William A. Schabas holds the chair in human rights law. He is also a Global Legal Scholar at the University of Warwick School of Law, professeur associé at the Université du Québec à Montréal and a visiting fellow at Kellogg College of the University of Oxford. He is a ‘door tenant’ at the chambers of 9 Bedford Row, London. Prof. Schabas holds BA and MA degrees in history from the University of Toronto and LLB, LLM and LLD degrees from the University of Montreal, as well as honorary doctorates in law from Dalhousie University and Case Western Reserve University. Prof. Schabas is the author of 275 articles in academic journals and 21 books about international human rights law, including The International Criminal Court: A Commentary on the Rome Statute (Oxford Univ. Press, 2010) and
Genocide in International Law (Cambridge Univ. Press, 2nd ed., 2009). His writings have been translated into several languages.

From 1991 to 2000, William Schabas was professor of human rights law and criminal law at the Département des sciences juridiques of the Université du Québec à Montréal, a Department he chaired from 1994-1998. He has taught at McGill University, Université de Montréal, Cardozo Law School, LUISS University Rome, Queens University Belfast, Université de Montpellier, Université de Paris X-Nanterre, Université de Paris XI, Université de Paris II PantheonAssas, Dalhousie University, Université de Genève and the National University of Rwanda. In 2002, the President of Sierra Leone appointed Professor Schabas to the country’s Truth and Reconciliation Commission, upon the recommendation of Mary Robinson, the U.N. High Commission for Human Rights. Professor Schabas was named an Officer of the Order of Canada in 2006. He was elected a member of the Royal Irish Academy in 2007.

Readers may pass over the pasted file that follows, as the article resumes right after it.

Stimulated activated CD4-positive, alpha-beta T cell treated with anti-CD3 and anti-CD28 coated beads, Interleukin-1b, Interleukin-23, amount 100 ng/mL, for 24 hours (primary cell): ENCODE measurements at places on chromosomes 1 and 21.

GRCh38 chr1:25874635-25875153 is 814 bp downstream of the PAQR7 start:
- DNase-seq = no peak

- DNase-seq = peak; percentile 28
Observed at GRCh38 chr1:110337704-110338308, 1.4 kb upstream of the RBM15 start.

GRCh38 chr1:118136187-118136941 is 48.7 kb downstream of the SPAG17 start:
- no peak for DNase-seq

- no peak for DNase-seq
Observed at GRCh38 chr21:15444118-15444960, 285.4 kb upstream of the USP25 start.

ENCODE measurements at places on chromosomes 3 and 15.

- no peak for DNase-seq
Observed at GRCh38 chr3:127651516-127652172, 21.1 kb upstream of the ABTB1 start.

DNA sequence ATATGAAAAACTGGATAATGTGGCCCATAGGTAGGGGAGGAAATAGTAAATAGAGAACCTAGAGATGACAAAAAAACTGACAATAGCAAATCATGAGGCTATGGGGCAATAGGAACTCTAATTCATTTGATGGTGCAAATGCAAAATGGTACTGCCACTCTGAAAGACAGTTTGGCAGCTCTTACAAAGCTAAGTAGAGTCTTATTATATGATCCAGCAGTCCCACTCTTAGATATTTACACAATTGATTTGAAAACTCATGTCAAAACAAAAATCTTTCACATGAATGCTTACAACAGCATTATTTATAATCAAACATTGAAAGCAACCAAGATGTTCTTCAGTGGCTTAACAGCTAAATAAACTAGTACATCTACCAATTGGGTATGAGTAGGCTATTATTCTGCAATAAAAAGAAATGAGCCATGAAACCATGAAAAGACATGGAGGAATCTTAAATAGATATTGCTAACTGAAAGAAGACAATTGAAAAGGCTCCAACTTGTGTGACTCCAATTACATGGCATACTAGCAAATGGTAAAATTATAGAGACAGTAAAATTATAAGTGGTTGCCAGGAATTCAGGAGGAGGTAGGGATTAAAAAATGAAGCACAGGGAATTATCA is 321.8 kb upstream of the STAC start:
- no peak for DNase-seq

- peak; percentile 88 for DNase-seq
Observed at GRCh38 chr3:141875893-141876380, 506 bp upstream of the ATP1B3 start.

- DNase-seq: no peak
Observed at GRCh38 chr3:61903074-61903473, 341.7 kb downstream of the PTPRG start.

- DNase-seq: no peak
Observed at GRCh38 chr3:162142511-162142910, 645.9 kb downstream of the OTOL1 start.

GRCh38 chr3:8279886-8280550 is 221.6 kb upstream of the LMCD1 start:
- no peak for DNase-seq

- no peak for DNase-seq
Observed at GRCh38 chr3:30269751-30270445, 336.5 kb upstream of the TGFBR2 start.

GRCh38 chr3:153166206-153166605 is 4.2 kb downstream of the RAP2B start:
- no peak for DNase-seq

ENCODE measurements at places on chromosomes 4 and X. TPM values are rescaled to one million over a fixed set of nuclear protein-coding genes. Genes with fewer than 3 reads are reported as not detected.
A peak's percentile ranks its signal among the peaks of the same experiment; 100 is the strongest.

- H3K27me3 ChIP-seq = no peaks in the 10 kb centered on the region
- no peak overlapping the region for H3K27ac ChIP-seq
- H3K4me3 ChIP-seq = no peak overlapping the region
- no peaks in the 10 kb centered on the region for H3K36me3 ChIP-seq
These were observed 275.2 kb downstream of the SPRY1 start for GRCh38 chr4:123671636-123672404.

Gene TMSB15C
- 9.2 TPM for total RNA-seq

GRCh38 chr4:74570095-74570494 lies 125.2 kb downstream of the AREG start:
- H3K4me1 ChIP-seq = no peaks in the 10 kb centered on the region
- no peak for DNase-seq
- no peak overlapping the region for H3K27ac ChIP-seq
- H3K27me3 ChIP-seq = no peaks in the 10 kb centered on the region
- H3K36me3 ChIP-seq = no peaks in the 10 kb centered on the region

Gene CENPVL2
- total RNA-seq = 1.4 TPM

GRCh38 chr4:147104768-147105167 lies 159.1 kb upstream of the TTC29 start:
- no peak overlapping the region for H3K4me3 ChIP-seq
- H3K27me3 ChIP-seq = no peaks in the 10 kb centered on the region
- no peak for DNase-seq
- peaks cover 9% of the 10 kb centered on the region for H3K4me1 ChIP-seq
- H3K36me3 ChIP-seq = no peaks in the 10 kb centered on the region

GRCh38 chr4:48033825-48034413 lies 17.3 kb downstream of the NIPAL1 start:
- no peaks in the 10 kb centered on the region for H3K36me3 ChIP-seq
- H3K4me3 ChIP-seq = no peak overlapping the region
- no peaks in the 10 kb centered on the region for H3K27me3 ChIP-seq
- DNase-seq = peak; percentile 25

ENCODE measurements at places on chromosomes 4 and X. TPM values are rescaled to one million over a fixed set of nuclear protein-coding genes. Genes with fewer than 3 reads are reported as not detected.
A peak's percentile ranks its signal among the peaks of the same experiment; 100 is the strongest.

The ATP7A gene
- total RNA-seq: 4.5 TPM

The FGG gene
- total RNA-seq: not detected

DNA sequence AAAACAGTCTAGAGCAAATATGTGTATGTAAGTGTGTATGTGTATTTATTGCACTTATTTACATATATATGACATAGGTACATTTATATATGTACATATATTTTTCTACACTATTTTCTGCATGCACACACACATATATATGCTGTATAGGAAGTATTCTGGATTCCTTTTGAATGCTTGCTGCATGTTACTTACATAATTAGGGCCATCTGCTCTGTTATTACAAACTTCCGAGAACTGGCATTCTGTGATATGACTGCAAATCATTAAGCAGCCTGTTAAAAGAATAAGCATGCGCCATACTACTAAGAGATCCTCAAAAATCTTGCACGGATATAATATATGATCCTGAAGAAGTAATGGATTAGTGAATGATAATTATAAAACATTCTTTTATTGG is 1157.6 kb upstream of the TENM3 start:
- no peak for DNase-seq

William J. Aceves is a Professor of Law and Associate Dean for Academic Affairs at California Western School of Law. Professor Aceves frequently works with Amnesty International, the Center for Justice & Accountability, the Center for Constitutional Rights, and the American Civil Liberties Union on projects involving the domestic application of international law. He has also represented several human rights and civil liberties organizations as amicus curiae counsel in cases before the federal courts,
including the U.S. Supreme Court. Professor Aceves is the author of The Anatomy of Torture and the coauthor of The Law of Consular Access. He is also the principal author of the influential Amnesty International USA Safe Haven report. He has published numerous articles on human rights and international law. He served as the co-chair for the 101st Annual Meeting of the American Society of International Law.

Professor Aceves has served on the National Boards for Amnesty International USA and the American Civil Liberties Union. He has also served as the AIUSA Ombudsperson. He currently serves on the Boards of the Center for Justice & Accountability and the International Law Students Association. He is an Affiliated Scholar with the Center for American Progress and a member of the Executive Committee of the American Branch of the International Law Association. Professor Aceves has appeared before the Inter-American Commission on Human Rights, the U.N. Special Rapporteur on Migrants, and the U.S. Commission on Civil Rights.